Sustainable mobility is slowly advancing and improving liveability in many Italian regional capitals, mostly thanks to improvements in soft mobility. The report “Cities in transition: the Italian regional capitals towards environmental sustainability”, drafted by the National System for Environmental Protection (SNPA), presents the most recent environmental and mobility trends in the main Italian cities, over the past five years, investigating urban liveability, circularity, and resilience to climate change.
Soft mobility: bike lanes and pedestrian areas
Bike lanes are increasing in almost all cities examined by the report. In 2019, Turin was already providing residents with 166km of bike lanes on 100km2 of surface, followed by Milan and Bolzano, both with over 100km of bike lanes. On the one hand, successful results have been identified also in the cities of Genoa, Cagliari, Bari, Florence, Catanzaro, and Palermo, but conversely, bike lanes are decreasing in Campobasso and lacking in the city Potenza.
Pedestrian areas are also increasingly being implemented. The city of Venice records 510m2 of pedestrian areas per 100 inhabitants (this is favoured by its unusual geographic conformation), whilst Florence registers 110m2. The report reveals that only the cities of Genoa and Aosta have less than 10m2 of pedestrian areas. Therefore, if the general trend is an increase of walking areas – with an increase of 495% in Trento and of 227% in Bari in the last ten years – some cities are not progressing in this field. This is the case for Bolzano, Rome, Catanzaro, and Cagliari.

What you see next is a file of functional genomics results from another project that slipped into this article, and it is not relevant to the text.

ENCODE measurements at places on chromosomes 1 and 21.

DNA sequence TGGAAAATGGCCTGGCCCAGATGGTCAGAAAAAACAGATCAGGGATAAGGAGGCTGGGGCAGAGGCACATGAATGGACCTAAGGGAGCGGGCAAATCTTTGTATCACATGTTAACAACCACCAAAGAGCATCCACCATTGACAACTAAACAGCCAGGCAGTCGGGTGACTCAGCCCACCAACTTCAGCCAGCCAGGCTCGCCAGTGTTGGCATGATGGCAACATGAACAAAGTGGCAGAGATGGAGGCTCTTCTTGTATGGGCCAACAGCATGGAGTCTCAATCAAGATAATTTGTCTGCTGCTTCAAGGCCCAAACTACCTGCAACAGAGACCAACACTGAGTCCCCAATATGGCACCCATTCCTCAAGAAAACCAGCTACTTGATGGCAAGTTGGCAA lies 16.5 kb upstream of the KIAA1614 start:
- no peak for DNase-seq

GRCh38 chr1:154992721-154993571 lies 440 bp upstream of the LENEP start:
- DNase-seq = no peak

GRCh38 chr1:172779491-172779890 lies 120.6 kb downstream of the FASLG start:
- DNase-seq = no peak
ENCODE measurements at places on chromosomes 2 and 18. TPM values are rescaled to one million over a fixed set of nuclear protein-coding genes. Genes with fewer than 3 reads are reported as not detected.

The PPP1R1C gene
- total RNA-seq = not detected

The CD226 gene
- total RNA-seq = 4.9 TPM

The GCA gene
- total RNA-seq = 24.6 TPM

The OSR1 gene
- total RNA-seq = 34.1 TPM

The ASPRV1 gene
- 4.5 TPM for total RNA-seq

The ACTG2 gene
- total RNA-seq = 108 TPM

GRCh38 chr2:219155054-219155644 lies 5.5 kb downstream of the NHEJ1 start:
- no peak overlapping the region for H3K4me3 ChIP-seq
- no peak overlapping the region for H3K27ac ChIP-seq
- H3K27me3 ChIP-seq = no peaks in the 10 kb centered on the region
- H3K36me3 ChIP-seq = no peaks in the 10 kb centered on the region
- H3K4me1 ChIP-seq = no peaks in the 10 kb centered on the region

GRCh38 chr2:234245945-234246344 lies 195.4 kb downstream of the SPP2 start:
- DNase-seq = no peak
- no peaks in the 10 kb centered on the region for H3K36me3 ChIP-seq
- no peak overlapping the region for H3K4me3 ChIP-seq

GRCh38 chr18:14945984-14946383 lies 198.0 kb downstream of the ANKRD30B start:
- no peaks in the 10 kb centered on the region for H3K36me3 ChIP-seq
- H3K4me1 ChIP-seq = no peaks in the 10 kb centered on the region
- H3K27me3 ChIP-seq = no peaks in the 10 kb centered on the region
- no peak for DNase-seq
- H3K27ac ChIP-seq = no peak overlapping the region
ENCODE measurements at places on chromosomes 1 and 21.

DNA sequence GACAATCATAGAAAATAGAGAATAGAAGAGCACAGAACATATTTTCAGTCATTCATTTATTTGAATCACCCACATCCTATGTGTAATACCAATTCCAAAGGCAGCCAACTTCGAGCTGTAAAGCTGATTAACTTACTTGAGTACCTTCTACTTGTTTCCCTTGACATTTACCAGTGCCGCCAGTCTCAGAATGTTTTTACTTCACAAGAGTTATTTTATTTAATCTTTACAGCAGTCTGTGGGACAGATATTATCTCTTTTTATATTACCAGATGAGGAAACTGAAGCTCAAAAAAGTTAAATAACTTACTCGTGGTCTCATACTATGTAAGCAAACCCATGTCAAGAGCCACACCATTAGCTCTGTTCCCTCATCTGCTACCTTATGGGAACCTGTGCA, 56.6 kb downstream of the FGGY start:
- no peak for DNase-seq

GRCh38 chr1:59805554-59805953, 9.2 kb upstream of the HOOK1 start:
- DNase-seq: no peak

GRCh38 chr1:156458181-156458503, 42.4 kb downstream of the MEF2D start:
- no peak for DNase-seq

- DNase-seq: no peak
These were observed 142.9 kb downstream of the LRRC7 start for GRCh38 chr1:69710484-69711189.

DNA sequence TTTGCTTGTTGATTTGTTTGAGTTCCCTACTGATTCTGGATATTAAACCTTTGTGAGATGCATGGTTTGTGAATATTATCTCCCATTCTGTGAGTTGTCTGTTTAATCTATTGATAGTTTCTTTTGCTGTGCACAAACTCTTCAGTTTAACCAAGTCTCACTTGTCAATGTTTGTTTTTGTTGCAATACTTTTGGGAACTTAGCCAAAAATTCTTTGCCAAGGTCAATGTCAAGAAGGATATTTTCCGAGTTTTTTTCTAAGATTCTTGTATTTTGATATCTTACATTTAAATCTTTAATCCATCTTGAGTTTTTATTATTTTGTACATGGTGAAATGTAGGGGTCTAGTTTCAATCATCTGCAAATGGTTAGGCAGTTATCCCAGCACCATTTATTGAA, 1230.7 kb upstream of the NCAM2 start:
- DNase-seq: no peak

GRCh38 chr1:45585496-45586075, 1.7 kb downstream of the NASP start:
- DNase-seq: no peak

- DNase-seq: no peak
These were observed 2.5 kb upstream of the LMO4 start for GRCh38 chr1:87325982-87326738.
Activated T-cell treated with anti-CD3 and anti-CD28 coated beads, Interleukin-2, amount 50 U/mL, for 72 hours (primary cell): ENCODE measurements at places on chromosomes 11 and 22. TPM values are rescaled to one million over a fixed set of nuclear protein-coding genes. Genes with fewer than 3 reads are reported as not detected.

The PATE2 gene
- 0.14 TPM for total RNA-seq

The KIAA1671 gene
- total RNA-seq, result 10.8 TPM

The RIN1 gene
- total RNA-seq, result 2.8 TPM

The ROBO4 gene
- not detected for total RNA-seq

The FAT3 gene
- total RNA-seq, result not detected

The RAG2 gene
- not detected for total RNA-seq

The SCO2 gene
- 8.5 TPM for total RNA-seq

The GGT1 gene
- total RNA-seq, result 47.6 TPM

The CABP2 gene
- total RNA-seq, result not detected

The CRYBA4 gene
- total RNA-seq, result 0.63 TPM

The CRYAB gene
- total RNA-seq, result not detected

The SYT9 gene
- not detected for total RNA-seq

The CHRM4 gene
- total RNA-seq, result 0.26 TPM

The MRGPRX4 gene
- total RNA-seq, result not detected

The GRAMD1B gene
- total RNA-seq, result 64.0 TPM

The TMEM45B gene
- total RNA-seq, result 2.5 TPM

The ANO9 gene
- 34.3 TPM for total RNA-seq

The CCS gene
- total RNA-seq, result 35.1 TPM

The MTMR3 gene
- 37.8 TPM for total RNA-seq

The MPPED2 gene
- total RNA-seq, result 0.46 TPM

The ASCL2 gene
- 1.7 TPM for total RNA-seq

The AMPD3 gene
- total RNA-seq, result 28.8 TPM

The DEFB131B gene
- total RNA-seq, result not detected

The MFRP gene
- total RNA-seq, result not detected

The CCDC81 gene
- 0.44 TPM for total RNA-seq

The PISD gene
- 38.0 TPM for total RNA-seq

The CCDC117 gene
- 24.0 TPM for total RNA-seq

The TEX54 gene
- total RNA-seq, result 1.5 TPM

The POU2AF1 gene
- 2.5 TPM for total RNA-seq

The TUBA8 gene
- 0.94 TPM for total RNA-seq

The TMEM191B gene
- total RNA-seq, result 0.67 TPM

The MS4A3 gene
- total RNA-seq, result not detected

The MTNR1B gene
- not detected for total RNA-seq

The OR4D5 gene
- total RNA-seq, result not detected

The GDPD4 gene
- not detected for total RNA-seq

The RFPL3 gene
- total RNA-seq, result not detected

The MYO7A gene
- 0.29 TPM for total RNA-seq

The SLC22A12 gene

Hybrid and electric cars and local public transport
Hybrid and electric cars are also becoming more popular in Italian cities. Bologna is at the top of the list with significant progress in favouring the adoption of electric/hybrid cars, going from just over 1% in 2015 to over 5% in 2020. Milan ranks second with 4%, while Catanzaro, Campobasso Potenza, Palermo, and Naples still remain below 1%. The air quality is also improving, with atmospheric particulate matter and nitrogen dioxide decreasing in many of the analysed cities between 2013-2020.
At the same time, the report reveals a decrease in demand for local public transport in many municipalities between 2011-2019: Aosta (-61%), Perugia (-43.8%) and Rome (-43.2%), whilst Turin shows an increase that exceeds 40%. With 844.1 annual passengers per inhabitant, Venice is the municipality with the highest values, followed by Milan which, although decreasing, still shows considerable numbers (533.8). Finally, Aosta and Potenza register 12.5 and 18.5 passengers per year respectively.
For more information on the report check the SNPA website.